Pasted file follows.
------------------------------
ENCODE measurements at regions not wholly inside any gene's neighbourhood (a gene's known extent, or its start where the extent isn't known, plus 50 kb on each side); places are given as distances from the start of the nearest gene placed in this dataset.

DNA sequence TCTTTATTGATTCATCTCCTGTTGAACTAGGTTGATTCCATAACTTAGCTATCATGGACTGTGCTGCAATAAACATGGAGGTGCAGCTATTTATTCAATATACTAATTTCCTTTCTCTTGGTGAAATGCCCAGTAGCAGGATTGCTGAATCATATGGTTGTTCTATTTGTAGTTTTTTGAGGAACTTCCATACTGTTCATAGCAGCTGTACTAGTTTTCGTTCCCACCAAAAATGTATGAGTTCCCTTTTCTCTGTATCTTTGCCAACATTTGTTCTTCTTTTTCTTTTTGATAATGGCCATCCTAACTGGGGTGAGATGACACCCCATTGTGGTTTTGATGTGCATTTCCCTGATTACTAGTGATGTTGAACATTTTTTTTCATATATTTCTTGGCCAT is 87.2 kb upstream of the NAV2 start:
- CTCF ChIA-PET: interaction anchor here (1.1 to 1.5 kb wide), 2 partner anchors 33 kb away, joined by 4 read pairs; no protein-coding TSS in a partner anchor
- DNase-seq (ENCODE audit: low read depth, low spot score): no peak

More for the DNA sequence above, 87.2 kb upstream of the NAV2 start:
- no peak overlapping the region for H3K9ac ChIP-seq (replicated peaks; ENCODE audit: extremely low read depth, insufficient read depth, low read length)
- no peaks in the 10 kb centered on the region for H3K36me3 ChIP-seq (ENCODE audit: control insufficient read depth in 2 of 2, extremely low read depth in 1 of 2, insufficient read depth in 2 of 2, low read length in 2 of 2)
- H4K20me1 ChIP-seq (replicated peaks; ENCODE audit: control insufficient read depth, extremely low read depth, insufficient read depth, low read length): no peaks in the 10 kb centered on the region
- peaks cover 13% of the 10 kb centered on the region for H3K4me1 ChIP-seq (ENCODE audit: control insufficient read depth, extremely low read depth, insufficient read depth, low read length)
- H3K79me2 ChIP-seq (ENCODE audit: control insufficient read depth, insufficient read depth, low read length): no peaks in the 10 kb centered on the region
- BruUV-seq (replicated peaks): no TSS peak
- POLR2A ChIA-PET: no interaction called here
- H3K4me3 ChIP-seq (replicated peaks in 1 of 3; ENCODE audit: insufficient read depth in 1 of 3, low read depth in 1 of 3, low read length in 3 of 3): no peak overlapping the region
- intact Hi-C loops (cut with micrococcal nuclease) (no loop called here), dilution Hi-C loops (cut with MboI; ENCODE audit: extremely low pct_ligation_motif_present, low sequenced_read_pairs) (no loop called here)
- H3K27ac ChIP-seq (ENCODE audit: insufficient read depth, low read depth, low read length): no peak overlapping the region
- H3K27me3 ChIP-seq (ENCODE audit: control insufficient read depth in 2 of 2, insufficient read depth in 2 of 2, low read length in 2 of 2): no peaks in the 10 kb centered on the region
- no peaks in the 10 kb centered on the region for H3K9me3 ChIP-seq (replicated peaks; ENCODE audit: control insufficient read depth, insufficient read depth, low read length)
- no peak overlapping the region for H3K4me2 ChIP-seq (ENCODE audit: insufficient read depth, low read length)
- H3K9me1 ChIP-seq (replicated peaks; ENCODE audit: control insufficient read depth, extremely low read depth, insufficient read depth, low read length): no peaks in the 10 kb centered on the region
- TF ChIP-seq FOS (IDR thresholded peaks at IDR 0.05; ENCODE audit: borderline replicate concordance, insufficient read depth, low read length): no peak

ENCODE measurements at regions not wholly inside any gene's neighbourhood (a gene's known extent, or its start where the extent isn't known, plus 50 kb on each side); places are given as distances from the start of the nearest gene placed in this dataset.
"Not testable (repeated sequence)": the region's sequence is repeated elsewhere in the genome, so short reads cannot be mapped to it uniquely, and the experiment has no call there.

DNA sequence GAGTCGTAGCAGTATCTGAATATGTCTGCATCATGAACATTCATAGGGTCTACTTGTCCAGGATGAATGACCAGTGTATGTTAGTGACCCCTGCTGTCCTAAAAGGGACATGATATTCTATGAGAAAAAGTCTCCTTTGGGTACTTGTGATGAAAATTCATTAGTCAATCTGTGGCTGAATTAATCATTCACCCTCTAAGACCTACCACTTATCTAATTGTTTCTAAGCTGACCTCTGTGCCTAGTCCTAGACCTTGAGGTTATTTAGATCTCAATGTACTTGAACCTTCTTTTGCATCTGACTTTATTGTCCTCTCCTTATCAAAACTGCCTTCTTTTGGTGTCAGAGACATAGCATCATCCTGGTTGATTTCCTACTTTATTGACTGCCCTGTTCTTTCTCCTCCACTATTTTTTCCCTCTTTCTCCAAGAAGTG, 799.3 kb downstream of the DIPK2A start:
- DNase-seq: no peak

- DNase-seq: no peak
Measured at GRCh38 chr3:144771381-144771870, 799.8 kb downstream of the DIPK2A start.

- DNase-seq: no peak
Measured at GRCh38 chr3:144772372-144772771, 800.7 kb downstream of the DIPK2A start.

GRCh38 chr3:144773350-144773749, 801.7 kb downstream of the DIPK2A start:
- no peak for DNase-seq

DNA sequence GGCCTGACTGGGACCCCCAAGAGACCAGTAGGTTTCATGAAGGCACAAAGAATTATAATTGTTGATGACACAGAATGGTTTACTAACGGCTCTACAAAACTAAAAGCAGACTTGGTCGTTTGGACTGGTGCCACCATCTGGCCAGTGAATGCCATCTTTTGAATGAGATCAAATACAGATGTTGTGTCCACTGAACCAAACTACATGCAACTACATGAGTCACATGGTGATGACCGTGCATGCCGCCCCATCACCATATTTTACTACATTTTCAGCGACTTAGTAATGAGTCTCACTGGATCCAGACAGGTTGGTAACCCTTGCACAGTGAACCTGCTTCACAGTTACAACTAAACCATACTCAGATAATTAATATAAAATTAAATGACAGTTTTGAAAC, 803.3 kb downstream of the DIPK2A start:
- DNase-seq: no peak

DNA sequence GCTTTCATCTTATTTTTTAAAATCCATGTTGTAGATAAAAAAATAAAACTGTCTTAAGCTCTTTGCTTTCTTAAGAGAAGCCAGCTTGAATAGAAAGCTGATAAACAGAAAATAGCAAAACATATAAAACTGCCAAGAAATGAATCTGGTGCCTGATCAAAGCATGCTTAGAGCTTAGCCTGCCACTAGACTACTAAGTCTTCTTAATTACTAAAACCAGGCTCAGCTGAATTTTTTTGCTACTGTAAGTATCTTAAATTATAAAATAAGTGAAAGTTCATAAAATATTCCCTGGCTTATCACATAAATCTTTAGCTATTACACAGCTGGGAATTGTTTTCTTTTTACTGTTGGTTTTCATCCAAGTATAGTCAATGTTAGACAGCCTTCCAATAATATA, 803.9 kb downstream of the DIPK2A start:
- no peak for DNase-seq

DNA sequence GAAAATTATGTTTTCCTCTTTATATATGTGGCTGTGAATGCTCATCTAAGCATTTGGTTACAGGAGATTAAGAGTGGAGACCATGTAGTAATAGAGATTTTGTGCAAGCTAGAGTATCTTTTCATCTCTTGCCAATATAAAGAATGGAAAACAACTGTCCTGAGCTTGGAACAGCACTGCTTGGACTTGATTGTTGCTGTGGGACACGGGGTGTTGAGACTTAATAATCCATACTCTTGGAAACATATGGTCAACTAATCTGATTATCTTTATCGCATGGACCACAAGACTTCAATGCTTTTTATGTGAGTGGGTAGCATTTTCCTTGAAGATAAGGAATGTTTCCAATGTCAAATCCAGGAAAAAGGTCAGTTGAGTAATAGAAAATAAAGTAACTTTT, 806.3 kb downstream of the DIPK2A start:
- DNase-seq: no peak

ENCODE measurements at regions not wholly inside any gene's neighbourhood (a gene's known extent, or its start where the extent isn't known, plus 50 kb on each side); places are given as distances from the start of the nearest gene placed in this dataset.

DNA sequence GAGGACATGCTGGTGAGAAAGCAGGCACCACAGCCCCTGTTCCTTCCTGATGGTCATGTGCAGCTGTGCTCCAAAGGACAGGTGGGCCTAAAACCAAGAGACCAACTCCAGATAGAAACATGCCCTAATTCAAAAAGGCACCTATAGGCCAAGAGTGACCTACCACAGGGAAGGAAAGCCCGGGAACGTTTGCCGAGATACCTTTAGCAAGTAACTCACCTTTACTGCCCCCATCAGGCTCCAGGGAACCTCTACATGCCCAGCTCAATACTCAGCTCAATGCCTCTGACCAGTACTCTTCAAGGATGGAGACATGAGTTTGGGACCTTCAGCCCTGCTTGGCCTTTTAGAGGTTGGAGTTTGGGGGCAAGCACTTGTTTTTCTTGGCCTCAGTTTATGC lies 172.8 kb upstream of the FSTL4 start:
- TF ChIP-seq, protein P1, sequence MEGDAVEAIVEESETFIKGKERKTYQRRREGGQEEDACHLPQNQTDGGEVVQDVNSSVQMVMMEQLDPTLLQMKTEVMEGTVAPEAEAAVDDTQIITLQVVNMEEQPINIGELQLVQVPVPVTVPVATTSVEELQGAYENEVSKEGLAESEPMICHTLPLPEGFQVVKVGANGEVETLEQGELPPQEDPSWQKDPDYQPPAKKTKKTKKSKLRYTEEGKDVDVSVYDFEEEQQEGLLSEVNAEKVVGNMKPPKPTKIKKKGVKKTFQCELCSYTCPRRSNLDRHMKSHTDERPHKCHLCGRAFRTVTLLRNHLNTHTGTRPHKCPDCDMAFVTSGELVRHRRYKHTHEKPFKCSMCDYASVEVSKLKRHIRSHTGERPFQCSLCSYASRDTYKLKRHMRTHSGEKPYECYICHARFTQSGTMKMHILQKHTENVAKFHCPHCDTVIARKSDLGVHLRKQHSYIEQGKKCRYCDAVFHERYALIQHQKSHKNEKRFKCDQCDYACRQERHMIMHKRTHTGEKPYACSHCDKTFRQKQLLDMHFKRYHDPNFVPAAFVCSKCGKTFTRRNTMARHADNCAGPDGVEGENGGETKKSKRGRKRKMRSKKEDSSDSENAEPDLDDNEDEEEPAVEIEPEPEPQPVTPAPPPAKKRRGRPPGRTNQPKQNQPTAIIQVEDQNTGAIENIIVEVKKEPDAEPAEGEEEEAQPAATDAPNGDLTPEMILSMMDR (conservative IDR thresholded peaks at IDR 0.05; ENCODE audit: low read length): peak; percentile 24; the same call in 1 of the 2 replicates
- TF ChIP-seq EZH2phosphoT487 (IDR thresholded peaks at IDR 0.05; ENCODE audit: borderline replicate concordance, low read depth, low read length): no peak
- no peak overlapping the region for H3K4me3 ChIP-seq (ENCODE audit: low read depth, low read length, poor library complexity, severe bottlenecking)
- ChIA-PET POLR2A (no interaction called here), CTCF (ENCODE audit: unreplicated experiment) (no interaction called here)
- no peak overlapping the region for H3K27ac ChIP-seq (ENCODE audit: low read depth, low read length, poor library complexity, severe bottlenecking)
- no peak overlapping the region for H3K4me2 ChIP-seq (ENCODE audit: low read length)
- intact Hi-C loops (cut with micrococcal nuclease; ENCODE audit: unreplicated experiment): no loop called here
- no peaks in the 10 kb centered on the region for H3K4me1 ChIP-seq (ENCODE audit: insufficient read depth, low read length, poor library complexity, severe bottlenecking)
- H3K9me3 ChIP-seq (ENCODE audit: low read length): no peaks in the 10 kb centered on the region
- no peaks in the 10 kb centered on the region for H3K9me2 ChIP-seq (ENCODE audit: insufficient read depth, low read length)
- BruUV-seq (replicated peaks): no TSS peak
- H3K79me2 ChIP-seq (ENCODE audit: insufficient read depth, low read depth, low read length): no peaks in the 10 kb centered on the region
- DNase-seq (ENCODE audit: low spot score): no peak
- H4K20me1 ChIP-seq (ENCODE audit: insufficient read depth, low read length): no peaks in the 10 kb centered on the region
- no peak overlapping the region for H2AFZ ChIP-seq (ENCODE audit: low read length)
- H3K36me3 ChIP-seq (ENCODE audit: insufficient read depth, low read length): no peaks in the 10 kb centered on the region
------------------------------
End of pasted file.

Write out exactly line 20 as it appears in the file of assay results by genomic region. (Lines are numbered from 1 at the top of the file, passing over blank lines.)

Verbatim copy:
- TF ChIP-seq FOS (IDR thresholded peaks at IDR 0.05; ENCODE audit: borderline replicate concordance, insufficient read depth, low read length): no peak